A land lease dispute in Hay River is pitting a business against the town and a territorial department.
The dispute has its origins in 2017 when businessman Jeff Griffiths sought to lease a lot of territorial land at the corner of Studney Drive and Poplar Road.
Griffiths followed proper process and submitted an application to the Town of Hay River, which sent it to the Department of Lands. The town was to obtain the head lease, and sublease to Griffiths.
But since then, that original application was returned to the town, which was a mistake according to the department. Griffiths submitted an application directly to the department in 2019. The town followed not long afterwards with an application for the same land. The Department of Lands determined the original 2017 application should take precedence, and a process is now nearly complete that would lease the land to the town.
However, if it is successful in leasing the land under the 2017 application, the town intends to use the land itself to build a sewer lift station, and not sublease to Griffiths.
That has left Griffiths objecting to the process.
“I had two applications with fees paid, both prior to the town’s application,” he said, “and the territorial Lands Act is on a first-come, first-served basis.”
Griffiths noted the town never returned a $150 fee from 2017.
“The town received the $150 back from the Government of the Northwest Territories, and then they asked if I wanted my money back or if I just wanted to have that held and then have that resubmitted with the application,” he recalled, “I said, ‘No. We’ll just resubmit that with the application.'”
Griffiths said the town’s 2019 application should have been rejected immediately.
“The government has got to follow the legislation,” he said. “I don’t see how it’s optional in this case.”
Griffiths hopes to use the 60,000-square-foot lot for his Trade Show Direct, which primarily rents special event equipment.
However, on June 2, town council approved a $5.8-million tender to build the lift station, even before officially obtaining the land.
The Department of Lands is currently conducting consultations with Indigenous government organizations as the final step to possibly leasing the land to the town.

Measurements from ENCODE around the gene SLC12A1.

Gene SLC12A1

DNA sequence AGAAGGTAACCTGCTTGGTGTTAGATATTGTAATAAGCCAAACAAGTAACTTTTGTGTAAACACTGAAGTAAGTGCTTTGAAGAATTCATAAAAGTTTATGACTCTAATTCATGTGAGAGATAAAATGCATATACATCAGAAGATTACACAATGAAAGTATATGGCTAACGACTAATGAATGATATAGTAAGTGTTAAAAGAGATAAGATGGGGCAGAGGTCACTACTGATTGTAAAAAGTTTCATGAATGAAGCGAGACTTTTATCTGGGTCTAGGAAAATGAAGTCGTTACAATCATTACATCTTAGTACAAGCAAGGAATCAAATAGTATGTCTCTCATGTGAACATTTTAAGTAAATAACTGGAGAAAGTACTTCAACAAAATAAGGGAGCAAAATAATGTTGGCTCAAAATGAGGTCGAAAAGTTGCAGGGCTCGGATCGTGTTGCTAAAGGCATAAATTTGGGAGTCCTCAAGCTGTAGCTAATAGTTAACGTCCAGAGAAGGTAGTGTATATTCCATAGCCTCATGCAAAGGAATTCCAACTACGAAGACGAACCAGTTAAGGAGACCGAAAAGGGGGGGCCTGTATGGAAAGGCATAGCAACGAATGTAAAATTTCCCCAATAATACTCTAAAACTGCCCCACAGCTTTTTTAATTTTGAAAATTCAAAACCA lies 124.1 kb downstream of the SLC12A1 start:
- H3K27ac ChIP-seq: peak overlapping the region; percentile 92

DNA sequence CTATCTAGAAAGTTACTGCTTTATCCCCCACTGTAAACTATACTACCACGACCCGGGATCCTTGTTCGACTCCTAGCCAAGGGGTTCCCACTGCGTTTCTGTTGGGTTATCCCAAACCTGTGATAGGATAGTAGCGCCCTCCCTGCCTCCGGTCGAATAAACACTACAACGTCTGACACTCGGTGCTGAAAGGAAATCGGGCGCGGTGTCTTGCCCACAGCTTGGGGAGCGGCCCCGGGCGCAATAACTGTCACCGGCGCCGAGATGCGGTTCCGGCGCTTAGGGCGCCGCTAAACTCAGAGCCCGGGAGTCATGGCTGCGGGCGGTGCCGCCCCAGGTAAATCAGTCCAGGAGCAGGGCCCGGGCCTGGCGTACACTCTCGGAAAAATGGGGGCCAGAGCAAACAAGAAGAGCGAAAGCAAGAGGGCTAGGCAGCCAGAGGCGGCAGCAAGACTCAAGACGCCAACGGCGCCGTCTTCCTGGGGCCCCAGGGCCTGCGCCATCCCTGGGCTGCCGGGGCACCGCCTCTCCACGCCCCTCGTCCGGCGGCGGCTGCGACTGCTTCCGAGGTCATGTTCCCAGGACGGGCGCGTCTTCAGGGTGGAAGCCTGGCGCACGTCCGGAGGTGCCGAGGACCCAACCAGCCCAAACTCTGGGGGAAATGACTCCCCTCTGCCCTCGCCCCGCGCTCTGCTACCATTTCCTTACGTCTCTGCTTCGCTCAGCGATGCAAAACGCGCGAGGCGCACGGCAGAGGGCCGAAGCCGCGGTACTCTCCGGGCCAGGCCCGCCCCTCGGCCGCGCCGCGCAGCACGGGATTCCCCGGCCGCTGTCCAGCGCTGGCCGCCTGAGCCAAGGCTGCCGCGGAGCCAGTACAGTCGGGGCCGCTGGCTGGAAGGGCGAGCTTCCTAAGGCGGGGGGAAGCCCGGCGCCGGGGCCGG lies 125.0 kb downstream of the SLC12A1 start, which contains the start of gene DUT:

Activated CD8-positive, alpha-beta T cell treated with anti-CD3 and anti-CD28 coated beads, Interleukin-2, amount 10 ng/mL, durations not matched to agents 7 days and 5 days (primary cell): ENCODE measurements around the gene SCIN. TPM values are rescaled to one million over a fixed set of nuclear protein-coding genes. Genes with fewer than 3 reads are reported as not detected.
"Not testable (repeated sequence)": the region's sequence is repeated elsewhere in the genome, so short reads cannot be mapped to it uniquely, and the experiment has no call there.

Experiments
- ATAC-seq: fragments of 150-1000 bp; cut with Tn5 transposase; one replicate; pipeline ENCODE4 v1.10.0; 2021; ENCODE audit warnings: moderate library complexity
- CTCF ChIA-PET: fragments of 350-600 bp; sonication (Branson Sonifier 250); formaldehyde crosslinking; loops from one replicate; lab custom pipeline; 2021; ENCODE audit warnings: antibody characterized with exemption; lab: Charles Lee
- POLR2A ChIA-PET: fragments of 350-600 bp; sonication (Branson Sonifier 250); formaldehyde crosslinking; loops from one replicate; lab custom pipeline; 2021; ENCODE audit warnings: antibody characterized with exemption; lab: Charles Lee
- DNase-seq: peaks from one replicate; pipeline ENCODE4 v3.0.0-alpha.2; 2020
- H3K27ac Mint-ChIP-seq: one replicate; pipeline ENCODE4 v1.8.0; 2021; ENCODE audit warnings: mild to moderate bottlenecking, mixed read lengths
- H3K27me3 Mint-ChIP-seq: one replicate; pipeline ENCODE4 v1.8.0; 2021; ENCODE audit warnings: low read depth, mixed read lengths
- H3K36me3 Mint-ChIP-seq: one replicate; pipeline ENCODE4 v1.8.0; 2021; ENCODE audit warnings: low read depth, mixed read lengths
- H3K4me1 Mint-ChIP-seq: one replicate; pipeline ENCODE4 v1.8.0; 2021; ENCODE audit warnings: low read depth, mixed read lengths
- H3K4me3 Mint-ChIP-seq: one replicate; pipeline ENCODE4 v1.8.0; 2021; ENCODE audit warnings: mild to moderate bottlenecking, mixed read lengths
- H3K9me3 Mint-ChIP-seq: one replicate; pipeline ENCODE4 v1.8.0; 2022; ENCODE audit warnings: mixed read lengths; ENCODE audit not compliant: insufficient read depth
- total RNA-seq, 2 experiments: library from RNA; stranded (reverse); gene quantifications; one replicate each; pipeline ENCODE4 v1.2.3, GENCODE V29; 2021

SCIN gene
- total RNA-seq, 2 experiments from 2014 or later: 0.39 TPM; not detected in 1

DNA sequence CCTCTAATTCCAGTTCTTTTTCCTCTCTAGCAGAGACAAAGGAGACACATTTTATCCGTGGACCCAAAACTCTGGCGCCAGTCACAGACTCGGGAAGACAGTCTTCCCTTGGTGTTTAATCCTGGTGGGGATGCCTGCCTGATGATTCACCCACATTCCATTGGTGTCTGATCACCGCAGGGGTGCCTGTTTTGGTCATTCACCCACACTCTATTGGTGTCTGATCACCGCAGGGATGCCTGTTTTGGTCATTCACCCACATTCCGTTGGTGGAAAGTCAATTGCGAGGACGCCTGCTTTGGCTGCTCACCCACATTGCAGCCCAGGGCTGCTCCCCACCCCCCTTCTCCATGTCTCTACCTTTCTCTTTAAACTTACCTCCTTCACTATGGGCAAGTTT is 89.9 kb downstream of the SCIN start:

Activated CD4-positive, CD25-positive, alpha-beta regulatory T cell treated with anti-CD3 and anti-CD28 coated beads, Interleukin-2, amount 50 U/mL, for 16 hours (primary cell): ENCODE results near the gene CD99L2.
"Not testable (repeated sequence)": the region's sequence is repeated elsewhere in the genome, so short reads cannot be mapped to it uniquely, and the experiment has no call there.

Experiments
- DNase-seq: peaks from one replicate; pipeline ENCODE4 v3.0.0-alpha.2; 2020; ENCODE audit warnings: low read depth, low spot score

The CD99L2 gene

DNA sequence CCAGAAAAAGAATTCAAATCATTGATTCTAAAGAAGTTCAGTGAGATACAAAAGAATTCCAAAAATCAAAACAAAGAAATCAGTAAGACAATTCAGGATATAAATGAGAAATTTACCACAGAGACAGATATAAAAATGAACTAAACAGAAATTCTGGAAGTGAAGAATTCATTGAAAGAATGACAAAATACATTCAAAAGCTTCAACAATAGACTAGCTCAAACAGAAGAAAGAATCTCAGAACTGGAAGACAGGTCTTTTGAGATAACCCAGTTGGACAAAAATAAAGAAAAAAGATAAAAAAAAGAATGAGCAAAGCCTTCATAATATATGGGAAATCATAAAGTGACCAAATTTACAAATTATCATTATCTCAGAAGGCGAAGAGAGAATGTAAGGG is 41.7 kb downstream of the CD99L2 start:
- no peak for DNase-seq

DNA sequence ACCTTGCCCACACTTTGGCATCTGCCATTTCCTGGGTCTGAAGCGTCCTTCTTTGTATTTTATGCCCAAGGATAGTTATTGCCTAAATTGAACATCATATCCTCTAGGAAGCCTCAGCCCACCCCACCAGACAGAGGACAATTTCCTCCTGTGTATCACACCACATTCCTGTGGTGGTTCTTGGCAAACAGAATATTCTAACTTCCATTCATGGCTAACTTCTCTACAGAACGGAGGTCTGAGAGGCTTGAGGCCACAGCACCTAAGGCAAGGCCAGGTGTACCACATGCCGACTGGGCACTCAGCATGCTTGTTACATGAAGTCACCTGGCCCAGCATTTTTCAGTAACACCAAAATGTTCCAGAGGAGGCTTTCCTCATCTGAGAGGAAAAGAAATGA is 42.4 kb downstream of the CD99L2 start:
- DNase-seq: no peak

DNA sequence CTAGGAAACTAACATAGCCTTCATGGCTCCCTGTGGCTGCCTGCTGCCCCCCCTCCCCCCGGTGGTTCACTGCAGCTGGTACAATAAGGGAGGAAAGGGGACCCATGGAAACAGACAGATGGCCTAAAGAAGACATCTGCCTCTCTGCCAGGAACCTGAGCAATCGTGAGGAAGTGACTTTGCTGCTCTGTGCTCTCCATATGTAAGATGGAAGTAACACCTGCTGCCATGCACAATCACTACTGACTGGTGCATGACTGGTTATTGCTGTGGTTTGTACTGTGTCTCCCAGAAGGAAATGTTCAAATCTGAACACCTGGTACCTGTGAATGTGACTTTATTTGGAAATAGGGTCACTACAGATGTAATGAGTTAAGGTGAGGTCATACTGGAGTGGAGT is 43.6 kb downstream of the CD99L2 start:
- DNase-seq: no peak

Glenn Smith, the town’s assistant senior administrative officer, confirmed the 2017 lease application on behalf of Griffiths was returned by Lands in February 2018, along with the $150 fee.
“They indicated that they were unable to process the application and that it was being returned,” Smith said, adding the department explained it was doing research on the land.
Smith said the town later began to study and design a new lift station, required primarily for a planned fish processing plant.
“So through that work, we had to identify a location for that lift station to be built, and it’s really a critical location where that land is,” he said, noting it’s at an intersection of several key mains. “So that’s why it’s an ideal location.”
Plus, Smith said it would cost up to an estimated $1 million to locate the lift station elsewhere.
Blair Chapman, assistant deputy minister of operations with the Department of Lands, admitted there was a research mistake by the department when the original application was received.
The researchers felt the parcel of land had not been transferred at devolution because of how it was registered with land titles, Chapman said.
“Unfortunately, that was a mistake that was made by the department. And because they felt that it hadn’t transferred, they felt that they couldn’t administer the land, so they returned the application to the Town of Hay River.”
It was later determined the land actually was under GNWT control and it could deal with a lease application.
According to Chapman, Griffiths discussed the issue with Lands and it was suggested he put forward his second land application in 2019, and the town put in a subsequent application because it felt its initial application should not have been returned.
“So we sat back and looked at all the various facts,” said Chapman. “If you were to go back to the original application a) it should have been accepted, b) it should have been consulted upon, and c) we would have been at a point where we could have made a determination as to whether we would enter into a lease or not. So we felt that it would have been inappropriate to action Mr. Griffiths’ (second application). From that standpoint, we felt that the original person – first past the post, if you want to call it that – was the Town of Hay River applying for this parcel of land, and so that’s why we went back to suggest that it’s their application that we needed to consider on a go-forward basis.”
Chapman was asked why the lease is now going to the town when the original application by the town was on behalf of Griffiths.
The assistant deputy minister explained the department’s relationship is only with an applicant, not a sub-applicant.
The department is trying to “right a wrong” caused by the return of the original application, he said. “And yes, things got very complicated after that.”
Chapman believes there could be a solution agreeable to both Griffiths and the town, and the department will reach out to both parties after the consultation period is complete in mid-July.
A number of previous ideas on sharing the land have not been successful.
Griffiths has filed a complaint over the land lease issue with the NWT’s Office of the Ombud.
Chapman noted that the consultation process couldn’t have begun over a year ago, as suggested by some on town council, because complete information for the application wasn’t submitted by the Town of Hay River until February of this year.